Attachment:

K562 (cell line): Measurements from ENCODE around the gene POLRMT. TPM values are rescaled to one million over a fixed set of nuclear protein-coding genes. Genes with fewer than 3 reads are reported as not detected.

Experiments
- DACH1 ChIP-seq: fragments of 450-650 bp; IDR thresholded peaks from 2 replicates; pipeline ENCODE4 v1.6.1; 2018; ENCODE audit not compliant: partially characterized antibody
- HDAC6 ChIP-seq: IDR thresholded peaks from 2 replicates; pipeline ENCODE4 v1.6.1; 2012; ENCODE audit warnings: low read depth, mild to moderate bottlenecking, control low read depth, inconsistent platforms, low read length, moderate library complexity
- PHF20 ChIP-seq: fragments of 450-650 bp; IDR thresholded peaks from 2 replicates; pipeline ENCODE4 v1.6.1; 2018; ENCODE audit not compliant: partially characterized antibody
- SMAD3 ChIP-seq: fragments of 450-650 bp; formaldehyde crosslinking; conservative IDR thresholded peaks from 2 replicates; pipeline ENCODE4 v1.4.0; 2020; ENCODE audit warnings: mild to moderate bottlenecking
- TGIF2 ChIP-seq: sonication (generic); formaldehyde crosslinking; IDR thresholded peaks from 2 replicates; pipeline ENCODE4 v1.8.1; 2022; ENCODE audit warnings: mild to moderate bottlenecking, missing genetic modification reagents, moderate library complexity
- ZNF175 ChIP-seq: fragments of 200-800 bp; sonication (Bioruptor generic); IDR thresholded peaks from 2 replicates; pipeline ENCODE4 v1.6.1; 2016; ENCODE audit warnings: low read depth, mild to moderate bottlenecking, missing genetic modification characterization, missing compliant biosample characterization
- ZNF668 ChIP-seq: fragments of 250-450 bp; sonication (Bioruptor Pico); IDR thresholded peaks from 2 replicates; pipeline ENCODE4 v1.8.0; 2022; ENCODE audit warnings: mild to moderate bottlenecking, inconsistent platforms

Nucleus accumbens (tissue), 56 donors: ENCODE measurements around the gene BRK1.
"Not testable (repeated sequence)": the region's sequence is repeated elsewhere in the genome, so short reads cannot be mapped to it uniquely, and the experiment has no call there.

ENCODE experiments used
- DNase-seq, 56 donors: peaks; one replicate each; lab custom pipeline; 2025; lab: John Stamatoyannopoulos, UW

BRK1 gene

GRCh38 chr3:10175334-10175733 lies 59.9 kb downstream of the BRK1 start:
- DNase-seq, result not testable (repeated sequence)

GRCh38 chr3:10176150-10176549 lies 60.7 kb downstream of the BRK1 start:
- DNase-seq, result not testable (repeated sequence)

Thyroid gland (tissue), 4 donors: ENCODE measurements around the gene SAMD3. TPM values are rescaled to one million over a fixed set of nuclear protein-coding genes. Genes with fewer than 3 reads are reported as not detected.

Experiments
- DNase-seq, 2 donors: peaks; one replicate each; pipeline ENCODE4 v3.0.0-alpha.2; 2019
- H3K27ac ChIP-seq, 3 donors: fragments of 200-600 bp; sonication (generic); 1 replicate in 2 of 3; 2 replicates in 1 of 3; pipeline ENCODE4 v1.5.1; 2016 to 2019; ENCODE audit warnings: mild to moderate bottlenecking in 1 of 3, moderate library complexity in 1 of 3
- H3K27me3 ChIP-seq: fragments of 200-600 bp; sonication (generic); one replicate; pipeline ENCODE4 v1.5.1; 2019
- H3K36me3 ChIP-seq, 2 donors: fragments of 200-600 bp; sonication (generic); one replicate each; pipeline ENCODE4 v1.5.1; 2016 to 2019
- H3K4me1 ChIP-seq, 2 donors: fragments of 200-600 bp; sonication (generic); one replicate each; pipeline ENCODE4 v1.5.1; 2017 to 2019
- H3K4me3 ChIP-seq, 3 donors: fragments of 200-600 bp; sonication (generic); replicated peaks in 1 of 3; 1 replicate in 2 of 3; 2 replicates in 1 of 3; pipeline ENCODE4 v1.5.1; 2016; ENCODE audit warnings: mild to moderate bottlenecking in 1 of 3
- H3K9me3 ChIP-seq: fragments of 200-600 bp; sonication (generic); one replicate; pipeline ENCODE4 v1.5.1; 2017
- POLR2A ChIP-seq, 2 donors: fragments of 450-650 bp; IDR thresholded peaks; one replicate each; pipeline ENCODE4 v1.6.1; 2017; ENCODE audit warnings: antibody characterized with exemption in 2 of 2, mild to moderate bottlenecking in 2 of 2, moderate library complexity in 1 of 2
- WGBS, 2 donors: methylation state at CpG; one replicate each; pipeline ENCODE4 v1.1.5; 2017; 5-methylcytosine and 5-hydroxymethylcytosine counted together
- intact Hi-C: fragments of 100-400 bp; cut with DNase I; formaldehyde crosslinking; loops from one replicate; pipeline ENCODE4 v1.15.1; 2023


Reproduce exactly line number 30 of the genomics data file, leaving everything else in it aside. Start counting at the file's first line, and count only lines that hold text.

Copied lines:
- intact Hi-C: fragments of 100-400 bp; cut with DNase I; formaldehyde crosslinking; loops from one replicate; pipeline ENCODE4 v1.15.1; 2023